Something important to realize is that the responsibility of communication belongs to both parties. I don’t mean that coach should be stalking behind every corner with “how are you” signs, also the athlete has the responsibility to bring up matters that are now concerning them and deepen the relationship with coach and teammates, if one has them.
Therefore, if you are being asked “how are you”, be honest. In addition, if you ask “how are you?”, be ready to respond/take care/feel the responsibility to listen and help if the answer is not “pretty good thanks”. If someone says that this hat is getting too tight and heavy, I am not feeling very well and you respond just with a shrug, you might make things worse and make the athlete think that “Well now I tried to tell but no one is interested or truly cares”.
And sometimes it is the matter of learned behavior that makes things more complicated. At least in my personal example. I learned through experiences that I should be happy, cheery, social, supporting and that became my trademark. I also learned to hide behind that trademark.
Now I write, explore, research and share so that other people would not need to start the hiding game but we would find other ways that would lead to better wellbeing of athletes, coaches, and the overall sports environment.
EXTROVERTED LEADERS AND CAPTAINS
It is also good to keep in mind that even if extroverts often very good at speaking to and with people and they might be the obvious choice for the leader or captain, they might not be the best ones for that role. Why?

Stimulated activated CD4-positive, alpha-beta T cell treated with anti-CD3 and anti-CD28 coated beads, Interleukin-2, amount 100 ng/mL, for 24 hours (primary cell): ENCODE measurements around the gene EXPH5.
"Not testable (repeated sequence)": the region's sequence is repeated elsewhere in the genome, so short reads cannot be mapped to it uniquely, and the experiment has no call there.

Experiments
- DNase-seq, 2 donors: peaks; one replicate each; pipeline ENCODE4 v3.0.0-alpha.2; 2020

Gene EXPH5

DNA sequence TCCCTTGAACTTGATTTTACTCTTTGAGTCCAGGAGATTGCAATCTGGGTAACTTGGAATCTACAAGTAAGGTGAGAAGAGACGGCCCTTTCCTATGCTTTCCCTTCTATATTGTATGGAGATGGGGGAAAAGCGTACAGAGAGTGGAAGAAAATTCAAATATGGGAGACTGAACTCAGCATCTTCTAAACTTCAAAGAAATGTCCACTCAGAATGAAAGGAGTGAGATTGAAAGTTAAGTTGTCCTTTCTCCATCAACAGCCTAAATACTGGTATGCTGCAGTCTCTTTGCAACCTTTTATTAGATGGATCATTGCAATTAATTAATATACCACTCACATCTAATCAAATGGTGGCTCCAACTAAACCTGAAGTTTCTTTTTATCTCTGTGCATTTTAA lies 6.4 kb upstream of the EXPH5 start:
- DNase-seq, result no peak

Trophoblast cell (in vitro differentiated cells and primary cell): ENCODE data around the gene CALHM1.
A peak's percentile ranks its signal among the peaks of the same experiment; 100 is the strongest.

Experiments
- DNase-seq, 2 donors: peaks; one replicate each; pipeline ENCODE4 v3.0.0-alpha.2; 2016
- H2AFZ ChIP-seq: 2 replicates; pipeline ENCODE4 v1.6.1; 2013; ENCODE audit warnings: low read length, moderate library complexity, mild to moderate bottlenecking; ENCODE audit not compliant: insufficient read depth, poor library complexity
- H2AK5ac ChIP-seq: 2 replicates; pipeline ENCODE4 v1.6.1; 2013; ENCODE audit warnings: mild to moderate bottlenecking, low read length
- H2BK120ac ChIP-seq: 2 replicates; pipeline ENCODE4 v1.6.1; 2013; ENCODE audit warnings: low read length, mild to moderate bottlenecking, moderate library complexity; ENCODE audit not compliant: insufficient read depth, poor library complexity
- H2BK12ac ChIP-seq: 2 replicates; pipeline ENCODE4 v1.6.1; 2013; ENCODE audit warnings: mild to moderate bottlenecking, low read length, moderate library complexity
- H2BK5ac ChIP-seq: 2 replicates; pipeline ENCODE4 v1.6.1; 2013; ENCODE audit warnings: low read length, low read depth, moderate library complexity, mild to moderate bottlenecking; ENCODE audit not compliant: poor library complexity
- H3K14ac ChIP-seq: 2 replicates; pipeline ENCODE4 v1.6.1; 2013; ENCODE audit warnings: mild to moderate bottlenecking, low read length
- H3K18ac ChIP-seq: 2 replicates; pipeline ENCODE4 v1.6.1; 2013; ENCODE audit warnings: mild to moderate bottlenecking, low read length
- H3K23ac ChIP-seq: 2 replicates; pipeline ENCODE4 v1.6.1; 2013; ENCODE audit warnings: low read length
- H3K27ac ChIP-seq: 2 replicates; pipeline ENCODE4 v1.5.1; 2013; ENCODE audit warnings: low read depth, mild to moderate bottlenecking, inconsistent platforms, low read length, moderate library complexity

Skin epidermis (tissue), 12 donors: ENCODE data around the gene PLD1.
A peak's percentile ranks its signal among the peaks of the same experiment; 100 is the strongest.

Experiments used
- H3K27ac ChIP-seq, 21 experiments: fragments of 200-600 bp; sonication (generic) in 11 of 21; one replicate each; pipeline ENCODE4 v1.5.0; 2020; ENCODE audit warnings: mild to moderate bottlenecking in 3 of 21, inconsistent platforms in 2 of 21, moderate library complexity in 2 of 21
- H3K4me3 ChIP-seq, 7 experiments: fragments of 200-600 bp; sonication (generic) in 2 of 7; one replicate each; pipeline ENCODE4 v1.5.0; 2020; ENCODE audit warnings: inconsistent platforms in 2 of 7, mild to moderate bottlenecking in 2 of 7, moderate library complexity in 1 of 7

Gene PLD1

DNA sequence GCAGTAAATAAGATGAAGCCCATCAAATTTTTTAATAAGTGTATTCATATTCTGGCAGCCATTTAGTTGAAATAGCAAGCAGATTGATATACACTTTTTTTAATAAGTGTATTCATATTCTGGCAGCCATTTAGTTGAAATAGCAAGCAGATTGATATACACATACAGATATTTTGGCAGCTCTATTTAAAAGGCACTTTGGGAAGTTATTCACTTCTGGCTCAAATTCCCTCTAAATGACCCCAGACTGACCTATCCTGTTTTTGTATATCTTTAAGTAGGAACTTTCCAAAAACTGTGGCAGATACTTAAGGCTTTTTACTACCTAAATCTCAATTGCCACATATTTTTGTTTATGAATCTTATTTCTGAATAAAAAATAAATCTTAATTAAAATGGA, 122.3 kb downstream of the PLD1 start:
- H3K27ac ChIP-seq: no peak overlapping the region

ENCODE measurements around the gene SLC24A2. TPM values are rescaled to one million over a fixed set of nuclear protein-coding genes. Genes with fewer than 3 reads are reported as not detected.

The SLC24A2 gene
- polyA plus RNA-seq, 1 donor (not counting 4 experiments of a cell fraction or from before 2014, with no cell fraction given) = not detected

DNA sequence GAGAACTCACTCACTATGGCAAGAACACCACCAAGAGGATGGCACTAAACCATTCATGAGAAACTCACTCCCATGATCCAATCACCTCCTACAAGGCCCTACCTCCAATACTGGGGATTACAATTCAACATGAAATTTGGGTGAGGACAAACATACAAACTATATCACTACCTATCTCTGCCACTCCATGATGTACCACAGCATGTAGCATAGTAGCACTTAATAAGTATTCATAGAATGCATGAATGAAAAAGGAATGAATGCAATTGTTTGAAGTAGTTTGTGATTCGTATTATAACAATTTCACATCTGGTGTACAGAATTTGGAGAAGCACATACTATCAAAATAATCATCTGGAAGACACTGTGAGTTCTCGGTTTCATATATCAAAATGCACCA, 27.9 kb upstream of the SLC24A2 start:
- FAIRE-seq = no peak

1) They should want to lead, not just be chatty
2) They need to want make others around them successful, not just themselves
It is quite common to see those athletes as captains and leaders who are in that role only to get more attention and turn the spotlight to them. Sometimes this might be ok and it does no harm to anyone but sometimes this equation is problematic.
Say, there is a very talented young athlete of the same position as the captain. Can we trust the captain is going to help, support and empower this athlete who is a threat to their ego? Can we trust that this kind of “attention drawn” captain is always going to make decisions that are most important for the team, not only for themselves? Definitely could be, just something to consider.
Another interesting note about captain selection I got when I attended a webinar hosted by USA Volleyball so the “interviewer” was Reid Priddy (Volleyball player, represented USA in four Olympics, now transferred to beach volley) and Simon Sinek (the writer of Why and Infinite Game) was the guest.
They were talking about how captains are often chosen based on their performance level meaning that their “ranking” is being used as the selection criteria for a captain. They were saying that the stats or ranking of a player should not be the deciding factor. A good captain is someone who wants to make others better. That is more important characteristic than the MVP-rewards.
Sure the skills of the athlete give the captain credibility and trustworthiness but not many want to follow a leader who needs fans and cheerleaders around them instead of focusing on making others much better even if that means that those people could become better than the captain/leader themselves.